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Semiconductor Chip Protection Act of 1984 (SCPA), Tit. III of Pub. L. No. 98-620, 98 Stat. 3335, 3347 (Nov. 8, 1984), codified at 17 U.S.C. §§901 et seq.
The SCPA uses a modified copyright approach to protect the topography of integrated circuits against copying. There is no patent-like examination process; the "mask work" is registered with the Copyright Office. However, the SCPA has a novelty standard somewhat higher than the mere "originality" standard of copyright law: protection is not available for a mask work that "consists of designs that arc staple, commonplace, or familiar in the semiconductor industry or variations of such designs, combined in a way that, considered as a whole, is not original."
The Act provides for a 10-year term of protection. The bundle of rights is also somewhat different from that granted under copyright law, and copies of the "mask work" made in the course of reverse engineering are not infringing, in spite of proof of unauthorized copying and striking similarity, so long as the resulting semiconductor chip product was the result of study and analysis and contained technological improvement.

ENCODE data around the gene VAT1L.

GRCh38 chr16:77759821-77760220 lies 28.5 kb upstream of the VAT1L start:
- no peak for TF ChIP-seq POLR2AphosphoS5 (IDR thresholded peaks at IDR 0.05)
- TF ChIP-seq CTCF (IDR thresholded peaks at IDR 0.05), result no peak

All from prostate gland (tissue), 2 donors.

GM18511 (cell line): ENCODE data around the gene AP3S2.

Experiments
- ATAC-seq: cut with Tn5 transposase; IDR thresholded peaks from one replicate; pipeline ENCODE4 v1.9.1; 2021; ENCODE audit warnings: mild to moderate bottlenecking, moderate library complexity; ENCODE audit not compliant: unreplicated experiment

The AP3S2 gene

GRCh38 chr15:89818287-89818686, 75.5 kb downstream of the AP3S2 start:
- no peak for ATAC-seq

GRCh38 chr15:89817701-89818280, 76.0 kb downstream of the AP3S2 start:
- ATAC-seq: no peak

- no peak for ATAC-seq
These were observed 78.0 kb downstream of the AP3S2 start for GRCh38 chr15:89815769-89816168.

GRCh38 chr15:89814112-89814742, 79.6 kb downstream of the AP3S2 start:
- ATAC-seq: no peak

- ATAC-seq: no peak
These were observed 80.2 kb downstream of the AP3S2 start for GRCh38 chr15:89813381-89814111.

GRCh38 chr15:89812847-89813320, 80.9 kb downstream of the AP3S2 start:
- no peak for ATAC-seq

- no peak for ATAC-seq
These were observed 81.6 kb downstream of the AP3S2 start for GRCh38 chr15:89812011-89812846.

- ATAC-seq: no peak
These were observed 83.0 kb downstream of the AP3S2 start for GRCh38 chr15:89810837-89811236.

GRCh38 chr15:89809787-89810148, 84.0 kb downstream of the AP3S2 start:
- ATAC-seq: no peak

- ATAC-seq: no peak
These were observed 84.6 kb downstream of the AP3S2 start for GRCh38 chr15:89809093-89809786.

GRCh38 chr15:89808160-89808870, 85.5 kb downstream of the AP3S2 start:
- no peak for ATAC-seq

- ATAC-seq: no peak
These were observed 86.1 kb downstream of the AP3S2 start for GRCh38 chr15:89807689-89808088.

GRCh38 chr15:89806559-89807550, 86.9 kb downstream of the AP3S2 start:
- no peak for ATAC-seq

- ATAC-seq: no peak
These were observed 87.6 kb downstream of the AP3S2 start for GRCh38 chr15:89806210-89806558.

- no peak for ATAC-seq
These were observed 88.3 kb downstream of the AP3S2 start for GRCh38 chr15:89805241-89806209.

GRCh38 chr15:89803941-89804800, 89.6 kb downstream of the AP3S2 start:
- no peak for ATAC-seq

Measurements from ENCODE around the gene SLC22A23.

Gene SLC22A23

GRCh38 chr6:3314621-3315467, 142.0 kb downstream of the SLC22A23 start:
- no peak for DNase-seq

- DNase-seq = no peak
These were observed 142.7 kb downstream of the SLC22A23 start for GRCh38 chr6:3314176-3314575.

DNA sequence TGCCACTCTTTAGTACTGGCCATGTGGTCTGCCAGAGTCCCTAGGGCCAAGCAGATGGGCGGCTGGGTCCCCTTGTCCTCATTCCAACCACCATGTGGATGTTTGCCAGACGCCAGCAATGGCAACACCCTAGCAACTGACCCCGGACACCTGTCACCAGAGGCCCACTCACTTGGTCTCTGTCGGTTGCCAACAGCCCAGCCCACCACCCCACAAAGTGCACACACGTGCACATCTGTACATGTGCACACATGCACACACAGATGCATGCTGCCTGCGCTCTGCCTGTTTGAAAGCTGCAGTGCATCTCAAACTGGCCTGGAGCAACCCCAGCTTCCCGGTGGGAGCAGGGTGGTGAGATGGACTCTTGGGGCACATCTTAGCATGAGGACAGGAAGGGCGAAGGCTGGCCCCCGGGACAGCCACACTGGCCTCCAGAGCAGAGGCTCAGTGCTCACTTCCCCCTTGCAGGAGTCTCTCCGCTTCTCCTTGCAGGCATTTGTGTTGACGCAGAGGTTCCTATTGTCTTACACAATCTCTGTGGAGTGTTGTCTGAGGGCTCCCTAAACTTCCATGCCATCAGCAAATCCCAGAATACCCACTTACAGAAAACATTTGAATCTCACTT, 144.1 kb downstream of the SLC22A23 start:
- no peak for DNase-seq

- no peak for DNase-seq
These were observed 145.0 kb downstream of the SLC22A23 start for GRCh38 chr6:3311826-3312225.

The SCPA, which is not part of the copyright law but is "in harmony" with it, was tailored with a shorter term, technology-specific subject matter (original mask works), and explicit exemptions for reverse engineering that differ from copyright's fair-use exemptions.
The SCPA provides for remedies similar to those associated with copyright protection, does not allow for criminal penalties, and maintains a higher limit on statutory damages than that provided for in the Copyright Act.
- ↑ See, e.g., Robert W. Kastenmeier & Michael J. Remington, "The Semiconductor Chip Protection Act of 1984: A Swamp or Firm Ground?," 70 Minn. L. Rev. 417 (Dec. 1985).
- ↑ 17 U.S.C. §902(b)(2).
- ↑ Id. §906(a).